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|General Motors appears to be hedging its bets on the auto industry’s future with a new electric Hummer, pictured above. But while the upcoming production run sold out in minutes, critics cited the need for far more affordable electric vehicles. Photo: GM. Click to enlarge.|
Issue Backgrounder: Carmakers Map Out Shifting Road Ahead
EDITOR'S NOTE: This story is one in a series of special reports from SEJournal that looks ahead to key issues in the coming year. Visit the full “2021 Journalists’ Guide to Energy & Environment” special report for more.
By Joseph A. Davis
Cars and trucks define a crucial battlespace in the fight for the planet’s future. It has been so for half a century. Now it’s more so. The auto industry is at a crossroads.
The choice is between doubling down and persisting in climate-changing carbon dioxide emissions — or shifting toward more climate-friendly paths like electric or hydrogen. Between continued job loss and building new industries in the United States that add jobs. Between cars themselves and other forms of transportation like mass transit and bicycles.
But now that Democrat Joe Biden has won the presidency, the bumpy road ahead for the auto industry may be a bit less foggy.
First, let’s back up a bit [sounds of beeping].
Currently, greenhouse gas emissions from transportation in the United States surpass those from generating electricity. And scientists are warning us that we have at most 10 years to get carbon emissions under control if we hope to save planet Earth from the worst of runaway, devastating warming.
But with the future of global climate at stake, we are in the final, indecisive spasms of a regulatory war over auto emissions that has split the country and the industry.
And we still love trucks. Although, really, it’s all about the electric Hummer (more on that in 0-60 time).
California as clean air pioneer
The Trump administration’s oft-declared war on California has recently included a separate battle over California’s special waiver to set standards stricter than the Clean Air Act.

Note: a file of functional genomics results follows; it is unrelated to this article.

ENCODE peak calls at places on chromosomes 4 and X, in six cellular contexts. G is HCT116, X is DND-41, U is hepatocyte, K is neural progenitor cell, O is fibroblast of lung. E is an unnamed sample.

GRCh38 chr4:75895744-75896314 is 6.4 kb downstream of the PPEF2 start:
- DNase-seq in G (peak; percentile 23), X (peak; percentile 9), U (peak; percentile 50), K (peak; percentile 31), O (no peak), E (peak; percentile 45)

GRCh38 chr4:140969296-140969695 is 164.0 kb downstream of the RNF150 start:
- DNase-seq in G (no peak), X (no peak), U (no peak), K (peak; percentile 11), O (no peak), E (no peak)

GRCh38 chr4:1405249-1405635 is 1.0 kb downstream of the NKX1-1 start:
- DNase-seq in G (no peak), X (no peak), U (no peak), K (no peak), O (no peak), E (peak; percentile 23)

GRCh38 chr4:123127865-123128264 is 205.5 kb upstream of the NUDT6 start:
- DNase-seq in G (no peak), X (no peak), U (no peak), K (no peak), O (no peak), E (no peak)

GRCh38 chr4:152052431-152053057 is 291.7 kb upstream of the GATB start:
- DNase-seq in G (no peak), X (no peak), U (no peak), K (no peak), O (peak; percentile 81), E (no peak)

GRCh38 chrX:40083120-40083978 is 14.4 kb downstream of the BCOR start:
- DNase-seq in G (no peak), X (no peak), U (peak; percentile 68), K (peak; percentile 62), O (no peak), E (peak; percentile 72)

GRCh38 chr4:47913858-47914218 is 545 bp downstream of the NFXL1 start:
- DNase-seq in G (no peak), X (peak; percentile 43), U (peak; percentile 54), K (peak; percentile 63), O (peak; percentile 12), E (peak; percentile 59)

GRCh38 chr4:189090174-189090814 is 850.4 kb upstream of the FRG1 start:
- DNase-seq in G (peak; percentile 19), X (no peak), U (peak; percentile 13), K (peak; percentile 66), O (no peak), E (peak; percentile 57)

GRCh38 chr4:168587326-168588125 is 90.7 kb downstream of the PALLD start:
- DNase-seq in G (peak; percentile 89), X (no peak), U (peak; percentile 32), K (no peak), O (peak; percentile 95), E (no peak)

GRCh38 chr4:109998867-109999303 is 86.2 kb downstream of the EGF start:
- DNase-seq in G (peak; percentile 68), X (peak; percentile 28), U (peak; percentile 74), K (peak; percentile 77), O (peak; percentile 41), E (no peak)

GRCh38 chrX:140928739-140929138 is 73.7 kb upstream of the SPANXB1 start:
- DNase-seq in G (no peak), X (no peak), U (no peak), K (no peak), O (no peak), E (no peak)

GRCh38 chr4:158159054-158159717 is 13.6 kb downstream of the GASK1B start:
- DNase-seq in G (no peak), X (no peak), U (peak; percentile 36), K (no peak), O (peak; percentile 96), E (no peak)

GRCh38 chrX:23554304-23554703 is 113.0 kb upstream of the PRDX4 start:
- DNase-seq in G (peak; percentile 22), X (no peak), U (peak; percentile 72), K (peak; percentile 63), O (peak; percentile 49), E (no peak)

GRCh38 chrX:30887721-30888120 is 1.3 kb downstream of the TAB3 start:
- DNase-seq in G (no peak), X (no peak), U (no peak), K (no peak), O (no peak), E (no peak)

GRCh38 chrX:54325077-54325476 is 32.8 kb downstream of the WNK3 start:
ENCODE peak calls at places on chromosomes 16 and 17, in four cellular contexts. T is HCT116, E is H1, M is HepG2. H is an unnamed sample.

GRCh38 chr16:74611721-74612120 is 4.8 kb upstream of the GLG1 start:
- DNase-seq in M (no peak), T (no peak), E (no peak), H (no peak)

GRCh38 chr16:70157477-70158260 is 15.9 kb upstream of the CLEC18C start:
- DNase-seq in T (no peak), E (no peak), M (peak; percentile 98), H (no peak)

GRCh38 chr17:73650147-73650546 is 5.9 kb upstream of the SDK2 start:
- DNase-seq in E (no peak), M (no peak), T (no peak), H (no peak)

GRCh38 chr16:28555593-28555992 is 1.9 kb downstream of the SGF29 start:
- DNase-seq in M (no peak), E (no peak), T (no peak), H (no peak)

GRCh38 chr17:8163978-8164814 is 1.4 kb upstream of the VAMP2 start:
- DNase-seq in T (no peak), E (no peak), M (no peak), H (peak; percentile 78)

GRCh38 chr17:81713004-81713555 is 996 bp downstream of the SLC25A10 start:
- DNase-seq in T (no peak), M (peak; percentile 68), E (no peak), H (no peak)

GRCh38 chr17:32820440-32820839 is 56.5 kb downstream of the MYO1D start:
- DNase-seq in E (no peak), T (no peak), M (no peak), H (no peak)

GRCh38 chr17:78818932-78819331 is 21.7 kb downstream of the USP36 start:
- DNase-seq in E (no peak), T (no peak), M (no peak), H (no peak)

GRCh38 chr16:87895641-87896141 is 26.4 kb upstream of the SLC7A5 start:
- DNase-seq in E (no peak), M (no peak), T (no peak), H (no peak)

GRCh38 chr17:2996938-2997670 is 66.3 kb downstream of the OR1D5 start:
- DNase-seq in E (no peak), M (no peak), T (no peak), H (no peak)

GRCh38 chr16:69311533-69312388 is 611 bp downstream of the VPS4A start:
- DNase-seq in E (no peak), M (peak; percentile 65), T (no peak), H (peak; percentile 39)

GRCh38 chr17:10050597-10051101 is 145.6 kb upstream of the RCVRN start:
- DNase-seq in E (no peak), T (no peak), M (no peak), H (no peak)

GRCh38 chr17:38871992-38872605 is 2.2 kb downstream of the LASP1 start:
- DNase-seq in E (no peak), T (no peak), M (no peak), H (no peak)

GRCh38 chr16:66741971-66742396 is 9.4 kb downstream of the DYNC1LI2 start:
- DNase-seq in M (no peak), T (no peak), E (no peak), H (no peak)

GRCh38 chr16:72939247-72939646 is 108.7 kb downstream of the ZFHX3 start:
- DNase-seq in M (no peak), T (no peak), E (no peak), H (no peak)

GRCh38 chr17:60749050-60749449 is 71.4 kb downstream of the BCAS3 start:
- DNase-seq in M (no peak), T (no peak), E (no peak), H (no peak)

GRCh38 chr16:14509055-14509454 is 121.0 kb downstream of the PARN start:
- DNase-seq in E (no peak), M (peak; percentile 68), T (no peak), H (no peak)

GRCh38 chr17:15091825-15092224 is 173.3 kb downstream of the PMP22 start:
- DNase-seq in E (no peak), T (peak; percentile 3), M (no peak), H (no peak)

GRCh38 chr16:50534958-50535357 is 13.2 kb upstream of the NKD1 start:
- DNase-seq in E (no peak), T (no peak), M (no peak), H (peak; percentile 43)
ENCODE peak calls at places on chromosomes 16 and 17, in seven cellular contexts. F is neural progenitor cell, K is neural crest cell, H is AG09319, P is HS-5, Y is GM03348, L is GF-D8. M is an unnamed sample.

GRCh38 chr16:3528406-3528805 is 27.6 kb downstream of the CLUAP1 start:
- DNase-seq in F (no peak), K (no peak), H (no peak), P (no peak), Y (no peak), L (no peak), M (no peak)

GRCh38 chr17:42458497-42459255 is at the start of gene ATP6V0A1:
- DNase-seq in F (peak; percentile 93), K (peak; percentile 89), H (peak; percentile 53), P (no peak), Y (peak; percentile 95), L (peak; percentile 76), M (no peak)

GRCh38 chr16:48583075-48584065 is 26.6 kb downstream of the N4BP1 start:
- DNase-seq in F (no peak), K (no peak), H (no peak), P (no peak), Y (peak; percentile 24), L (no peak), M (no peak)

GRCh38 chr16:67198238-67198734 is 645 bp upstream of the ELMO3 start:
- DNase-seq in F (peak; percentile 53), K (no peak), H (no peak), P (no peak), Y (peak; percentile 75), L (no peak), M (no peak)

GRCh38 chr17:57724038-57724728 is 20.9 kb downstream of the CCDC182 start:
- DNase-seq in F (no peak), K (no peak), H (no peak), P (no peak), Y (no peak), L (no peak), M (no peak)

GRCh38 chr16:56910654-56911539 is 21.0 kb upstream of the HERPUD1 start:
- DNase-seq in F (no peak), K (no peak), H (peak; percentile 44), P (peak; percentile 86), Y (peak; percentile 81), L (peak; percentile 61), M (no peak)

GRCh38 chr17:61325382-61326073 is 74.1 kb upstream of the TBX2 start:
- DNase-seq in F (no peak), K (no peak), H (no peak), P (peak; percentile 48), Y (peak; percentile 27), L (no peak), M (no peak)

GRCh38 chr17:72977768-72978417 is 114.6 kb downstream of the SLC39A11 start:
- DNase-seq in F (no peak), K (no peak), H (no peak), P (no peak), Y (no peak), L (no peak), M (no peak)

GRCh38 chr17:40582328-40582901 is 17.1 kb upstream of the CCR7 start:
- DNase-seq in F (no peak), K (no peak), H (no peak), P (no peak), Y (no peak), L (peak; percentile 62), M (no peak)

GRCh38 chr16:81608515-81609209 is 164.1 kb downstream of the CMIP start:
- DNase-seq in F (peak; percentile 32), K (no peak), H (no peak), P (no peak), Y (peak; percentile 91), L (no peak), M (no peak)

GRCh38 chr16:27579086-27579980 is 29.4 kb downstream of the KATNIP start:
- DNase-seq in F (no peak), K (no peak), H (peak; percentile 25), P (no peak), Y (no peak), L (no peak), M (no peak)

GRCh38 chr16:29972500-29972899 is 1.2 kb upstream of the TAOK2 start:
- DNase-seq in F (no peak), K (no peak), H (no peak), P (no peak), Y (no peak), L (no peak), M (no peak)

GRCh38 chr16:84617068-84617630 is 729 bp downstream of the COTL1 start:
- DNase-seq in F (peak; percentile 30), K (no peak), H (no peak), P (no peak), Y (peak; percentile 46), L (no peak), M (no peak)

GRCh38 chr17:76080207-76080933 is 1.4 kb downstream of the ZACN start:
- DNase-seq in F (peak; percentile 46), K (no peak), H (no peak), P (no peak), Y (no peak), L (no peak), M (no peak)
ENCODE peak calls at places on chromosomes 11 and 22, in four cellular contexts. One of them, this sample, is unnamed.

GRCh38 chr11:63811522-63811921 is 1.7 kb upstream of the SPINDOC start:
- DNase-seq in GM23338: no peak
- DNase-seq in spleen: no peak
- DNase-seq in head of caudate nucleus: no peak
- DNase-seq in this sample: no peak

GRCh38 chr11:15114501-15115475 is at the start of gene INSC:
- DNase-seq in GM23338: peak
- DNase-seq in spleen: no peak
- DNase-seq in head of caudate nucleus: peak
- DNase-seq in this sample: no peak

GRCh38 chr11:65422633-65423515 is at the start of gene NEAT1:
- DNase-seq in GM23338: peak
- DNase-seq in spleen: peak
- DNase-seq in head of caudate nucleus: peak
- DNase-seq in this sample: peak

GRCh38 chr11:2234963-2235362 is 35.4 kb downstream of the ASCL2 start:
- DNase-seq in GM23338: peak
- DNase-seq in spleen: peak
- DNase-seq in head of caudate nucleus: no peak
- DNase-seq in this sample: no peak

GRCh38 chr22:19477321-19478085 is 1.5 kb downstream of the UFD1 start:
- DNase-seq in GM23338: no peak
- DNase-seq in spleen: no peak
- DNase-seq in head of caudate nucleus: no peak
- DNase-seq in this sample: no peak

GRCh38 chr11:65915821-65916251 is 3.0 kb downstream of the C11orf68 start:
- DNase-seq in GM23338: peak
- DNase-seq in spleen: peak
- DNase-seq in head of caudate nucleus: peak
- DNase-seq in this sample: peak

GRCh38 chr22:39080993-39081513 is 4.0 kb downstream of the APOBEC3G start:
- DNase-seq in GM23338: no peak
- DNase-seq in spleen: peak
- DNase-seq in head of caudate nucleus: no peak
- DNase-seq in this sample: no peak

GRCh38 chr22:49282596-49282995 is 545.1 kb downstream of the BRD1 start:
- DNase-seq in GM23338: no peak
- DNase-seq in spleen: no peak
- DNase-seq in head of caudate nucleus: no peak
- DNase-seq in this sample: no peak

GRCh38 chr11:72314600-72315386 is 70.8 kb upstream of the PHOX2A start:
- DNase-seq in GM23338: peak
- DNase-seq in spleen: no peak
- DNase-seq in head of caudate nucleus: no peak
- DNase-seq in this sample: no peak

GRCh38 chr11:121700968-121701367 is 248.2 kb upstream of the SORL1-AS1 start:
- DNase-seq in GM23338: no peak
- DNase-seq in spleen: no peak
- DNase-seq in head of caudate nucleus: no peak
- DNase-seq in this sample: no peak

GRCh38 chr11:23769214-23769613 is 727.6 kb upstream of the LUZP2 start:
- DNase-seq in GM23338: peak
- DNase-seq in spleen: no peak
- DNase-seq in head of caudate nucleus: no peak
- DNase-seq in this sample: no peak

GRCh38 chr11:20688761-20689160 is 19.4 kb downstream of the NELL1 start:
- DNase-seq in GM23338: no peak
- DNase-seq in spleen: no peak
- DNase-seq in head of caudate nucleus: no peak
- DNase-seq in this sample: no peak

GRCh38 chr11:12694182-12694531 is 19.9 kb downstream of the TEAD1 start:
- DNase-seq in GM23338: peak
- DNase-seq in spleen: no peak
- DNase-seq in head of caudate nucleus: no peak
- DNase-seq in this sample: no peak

More backing up. More beeping.
In 1943 the smog in Los Angeles, a city dedicated to cars and freeways, was so bad that people thought the Japanese had launched a chemical attack.
Smog combined fog with ground-level ozone, while several ingredients in car emissions, cooked in sun and humidity, and contained in the basin of L.A.’s topography, made that smog especially potent. It caused people’s eyes to burn and noses to sting. Not only did it aggravate asthma, it damaged lungs.
Economic and freeway growth in the post-war 1950s made it worse. Because it had to, California struggled alone with its air pollution problem. It invented government efforts to deal with it — such as the California Air Resources Board, or CARB, and the South Coast Air Quality Management District.
It was only a few years later, when cities across the country were tired of suffering with similar problems, that Congress passed the landmark Clean Air Act of 1970, the first federal air pollution law with teeth. The act prohibited states from setting standards stricter than federal ones unless they got a waiver — a provision written with California squarely in mind.
Since California is an important market for
carmakers, by setting tougher standards, it
challenged carmakers to meet them. Some did.
By 2009 California had started setting standards for auto greenhouse gas emissions. Since California is a huge state with endless freeways, it’s also an important market for all carmakers. By setting tougher standards, it challenged carmakers to meet them. Some did.
So California was raising the bar for all carmakers, whatever the national standards. Some 13 states adopted California’s standards.